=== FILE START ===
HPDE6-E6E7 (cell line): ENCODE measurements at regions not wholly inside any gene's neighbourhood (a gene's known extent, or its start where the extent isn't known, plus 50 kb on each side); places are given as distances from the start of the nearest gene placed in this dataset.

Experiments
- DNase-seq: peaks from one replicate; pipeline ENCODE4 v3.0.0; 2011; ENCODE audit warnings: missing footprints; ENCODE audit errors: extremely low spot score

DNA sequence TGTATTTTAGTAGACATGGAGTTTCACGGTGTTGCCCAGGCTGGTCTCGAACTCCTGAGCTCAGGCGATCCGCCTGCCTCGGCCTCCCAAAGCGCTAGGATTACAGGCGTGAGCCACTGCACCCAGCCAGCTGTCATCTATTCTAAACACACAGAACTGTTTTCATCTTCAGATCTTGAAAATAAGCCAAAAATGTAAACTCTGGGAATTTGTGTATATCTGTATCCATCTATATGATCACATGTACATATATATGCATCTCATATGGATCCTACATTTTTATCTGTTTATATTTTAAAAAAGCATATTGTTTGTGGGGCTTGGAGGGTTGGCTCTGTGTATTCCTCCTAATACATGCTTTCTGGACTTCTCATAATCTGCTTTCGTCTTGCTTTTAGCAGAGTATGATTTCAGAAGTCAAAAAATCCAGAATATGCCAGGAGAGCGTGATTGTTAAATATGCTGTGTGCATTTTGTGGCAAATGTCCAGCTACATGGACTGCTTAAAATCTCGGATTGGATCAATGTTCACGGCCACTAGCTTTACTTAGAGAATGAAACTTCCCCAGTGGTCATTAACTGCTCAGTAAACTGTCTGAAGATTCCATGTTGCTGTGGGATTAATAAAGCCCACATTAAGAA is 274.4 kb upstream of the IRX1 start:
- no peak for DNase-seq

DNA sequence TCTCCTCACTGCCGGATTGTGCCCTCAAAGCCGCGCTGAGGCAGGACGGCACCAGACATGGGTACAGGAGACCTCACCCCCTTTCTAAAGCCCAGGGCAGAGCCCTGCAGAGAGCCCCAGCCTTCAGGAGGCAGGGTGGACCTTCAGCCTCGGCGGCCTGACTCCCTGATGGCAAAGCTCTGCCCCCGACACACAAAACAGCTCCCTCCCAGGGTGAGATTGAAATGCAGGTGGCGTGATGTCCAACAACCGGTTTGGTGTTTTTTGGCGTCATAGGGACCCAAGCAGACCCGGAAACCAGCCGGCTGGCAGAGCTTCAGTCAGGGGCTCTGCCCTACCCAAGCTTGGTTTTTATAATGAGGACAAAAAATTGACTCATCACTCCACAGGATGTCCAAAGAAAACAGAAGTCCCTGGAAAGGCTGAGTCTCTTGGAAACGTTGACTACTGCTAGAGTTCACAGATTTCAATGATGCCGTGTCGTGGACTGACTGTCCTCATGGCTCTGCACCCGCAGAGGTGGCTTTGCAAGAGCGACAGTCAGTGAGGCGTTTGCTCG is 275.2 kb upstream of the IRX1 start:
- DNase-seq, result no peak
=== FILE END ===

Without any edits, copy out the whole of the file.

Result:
HPDE6-E6E7 (cell line): ENCODE measurements at regions not wholly inside any gene's neighbourhood (a gene's known extent, or its start where the extent isn't known, plus 50 kb on each side); places are given as distances from the start of the nearest gene placed in this dataset.

Experiments
- DNase-seq: peaks from one replicate; pipeline ENCODE4 v3.0.0; 2011; ENCODE audit warnings: missing footprints; ENCODE audit errors: extremely low spot score

DNA sequence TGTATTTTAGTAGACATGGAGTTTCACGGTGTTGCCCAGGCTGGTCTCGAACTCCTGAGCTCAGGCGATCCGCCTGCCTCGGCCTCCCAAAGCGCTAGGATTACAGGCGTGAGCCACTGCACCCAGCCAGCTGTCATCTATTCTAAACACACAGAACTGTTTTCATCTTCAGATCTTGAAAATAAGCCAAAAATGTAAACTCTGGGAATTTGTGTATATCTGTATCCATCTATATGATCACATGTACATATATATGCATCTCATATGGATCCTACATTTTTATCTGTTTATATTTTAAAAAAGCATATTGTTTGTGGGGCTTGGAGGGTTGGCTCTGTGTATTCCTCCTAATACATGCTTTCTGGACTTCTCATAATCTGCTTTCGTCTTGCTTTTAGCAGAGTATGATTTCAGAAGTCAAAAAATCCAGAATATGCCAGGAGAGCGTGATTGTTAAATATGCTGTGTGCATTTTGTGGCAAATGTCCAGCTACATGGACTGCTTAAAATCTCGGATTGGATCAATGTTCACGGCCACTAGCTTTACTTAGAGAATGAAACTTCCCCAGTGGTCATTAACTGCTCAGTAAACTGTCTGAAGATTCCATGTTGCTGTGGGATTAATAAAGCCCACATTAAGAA is 274.4 kb upstream of the IRX1 start:
- no peak for DNase-seq

DNA sequence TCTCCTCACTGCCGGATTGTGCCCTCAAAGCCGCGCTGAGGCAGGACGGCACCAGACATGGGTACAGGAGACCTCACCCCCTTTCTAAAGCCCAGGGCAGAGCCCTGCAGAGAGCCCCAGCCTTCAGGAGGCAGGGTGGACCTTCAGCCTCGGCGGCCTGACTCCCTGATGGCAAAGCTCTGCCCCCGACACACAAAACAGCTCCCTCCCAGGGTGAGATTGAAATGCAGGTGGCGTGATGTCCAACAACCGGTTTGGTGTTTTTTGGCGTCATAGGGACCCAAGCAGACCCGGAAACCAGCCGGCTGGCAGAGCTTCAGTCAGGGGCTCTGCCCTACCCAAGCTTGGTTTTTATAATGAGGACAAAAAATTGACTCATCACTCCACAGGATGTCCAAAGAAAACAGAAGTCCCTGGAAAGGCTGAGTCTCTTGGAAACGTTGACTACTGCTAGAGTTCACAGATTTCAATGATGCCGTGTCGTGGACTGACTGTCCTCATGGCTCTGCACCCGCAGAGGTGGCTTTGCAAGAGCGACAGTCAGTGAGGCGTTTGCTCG is 275.2 kb upstream of the IRX1 start:
- DNase-seq, result no peak